I Bought Into American Exceptionalism Without Realizing It
After we settle into a new normal, we shouldn’t forget the lessons of the past year
As I look back on the beginning of the Covid-19 pandemic, I can’t help but wonder why many of us weren’t more unsettled at the start of it all.
In early January 2020, my editor messaged me about the reports of a mysterious pneumonia-like illness out of Wuhan, China. As a science journalist, I’m careful to avoid hype in my writing. I wondered if I’d do more harm than good reporting on the outbreak. But my editor had been a foreign correspondent for TIME magazine in China when SARS was first identified in late 2002. He had reason to be concerned. My initial reaction was not exactly indifference, but I wasn’t particularly worried either.
My attitude started to change when the city of Wuhan went into complete lockdown on January 23. The pictures of empty streets were haunting.
Still, like many Americans, I never thought a pandemic would happen here. Ground zero was thousands of miles away, and after all, we had beaten back other infectious threats — SARS, MERS, Ebola. I should have known better.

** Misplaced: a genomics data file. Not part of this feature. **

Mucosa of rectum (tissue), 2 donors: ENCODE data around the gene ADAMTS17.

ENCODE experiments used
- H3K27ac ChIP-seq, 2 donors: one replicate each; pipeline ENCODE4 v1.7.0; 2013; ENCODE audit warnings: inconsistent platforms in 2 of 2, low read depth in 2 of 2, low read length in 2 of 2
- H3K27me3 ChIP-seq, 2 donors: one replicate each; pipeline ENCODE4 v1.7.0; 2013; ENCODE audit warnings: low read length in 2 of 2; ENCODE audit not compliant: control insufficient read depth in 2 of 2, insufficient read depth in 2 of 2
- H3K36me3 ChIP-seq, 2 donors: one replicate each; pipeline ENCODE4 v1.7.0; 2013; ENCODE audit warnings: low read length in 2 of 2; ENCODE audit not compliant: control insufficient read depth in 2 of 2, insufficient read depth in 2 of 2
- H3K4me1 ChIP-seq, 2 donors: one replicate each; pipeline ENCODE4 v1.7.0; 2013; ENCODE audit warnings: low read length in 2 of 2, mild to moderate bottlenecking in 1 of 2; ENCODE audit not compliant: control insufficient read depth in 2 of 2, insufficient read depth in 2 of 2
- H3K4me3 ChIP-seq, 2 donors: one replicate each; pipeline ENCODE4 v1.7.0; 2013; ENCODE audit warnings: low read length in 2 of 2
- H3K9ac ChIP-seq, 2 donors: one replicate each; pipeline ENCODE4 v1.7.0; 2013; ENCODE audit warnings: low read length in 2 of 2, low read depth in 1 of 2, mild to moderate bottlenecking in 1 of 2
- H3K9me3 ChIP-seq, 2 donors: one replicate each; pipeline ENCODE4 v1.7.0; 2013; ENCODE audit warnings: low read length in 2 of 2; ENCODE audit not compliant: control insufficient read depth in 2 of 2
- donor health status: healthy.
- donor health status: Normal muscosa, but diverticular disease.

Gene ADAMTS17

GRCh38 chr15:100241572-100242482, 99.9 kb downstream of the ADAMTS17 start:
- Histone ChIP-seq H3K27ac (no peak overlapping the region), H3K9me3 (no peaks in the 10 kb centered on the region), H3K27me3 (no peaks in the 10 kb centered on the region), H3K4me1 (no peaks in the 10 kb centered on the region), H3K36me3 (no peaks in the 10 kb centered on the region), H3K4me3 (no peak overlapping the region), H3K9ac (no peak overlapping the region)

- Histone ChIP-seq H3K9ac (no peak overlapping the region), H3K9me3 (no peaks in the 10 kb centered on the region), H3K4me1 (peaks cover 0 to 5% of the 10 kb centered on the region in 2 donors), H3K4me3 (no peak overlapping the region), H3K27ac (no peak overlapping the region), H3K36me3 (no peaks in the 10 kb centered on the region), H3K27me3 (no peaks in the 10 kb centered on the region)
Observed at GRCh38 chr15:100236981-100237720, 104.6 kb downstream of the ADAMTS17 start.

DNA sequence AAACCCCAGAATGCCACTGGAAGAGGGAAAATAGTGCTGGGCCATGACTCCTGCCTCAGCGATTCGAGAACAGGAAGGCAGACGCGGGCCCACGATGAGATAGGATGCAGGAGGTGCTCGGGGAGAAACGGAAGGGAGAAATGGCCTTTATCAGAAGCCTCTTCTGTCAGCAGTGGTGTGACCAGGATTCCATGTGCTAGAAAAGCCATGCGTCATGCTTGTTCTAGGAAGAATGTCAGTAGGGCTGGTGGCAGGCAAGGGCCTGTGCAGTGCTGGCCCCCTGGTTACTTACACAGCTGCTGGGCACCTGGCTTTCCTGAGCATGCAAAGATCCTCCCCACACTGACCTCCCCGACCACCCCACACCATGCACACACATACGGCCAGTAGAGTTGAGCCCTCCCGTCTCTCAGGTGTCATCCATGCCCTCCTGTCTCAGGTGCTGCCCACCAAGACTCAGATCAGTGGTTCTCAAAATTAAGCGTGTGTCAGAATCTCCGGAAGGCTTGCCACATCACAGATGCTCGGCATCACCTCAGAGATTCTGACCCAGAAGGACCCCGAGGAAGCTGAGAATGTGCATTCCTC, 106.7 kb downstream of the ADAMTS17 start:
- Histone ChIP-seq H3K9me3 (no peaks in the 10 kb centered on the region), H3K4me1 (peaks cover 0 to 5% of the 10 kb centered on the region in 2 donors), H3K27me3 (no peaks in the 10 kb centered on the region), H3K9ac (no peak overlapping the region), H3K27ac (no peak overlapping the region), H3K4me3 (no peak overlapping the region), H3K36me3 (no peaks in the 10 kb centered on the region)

More than a decade ago, as a health care reporter for a business newspaper, I wrote about a company that won a multimillion-dollar contract from the U.S. Army to develop an Ebola vaccine. There was no active Ebola outbreak in 2010, so no one was paying attention to it. Of course, when the virus reemerged in West Africa in 2014, researchers raced to develop drugs and vaccines as cases mounted. I tracked this progress, too, as a reporter for a biotech newsletter.
I remember how afraid Americans were of Ebola. In November 2014, I started working at the National Institutes of Health (NIH) as a contractor. I arrived on the Bethesda, Maryland, campus just a month after nurse Nina Pham was treated and released from NIH after recovering from Ebola. Pham had contracted the virus while caring for Thomas Eric Duncan, a Liberian citizen who became the first U.S. Ebola patient. Anthony Fauci, MD, director of the National Institute of Allergy and Infectious Diseases (NIAID), cared for Pham himself, and I was working down the hall…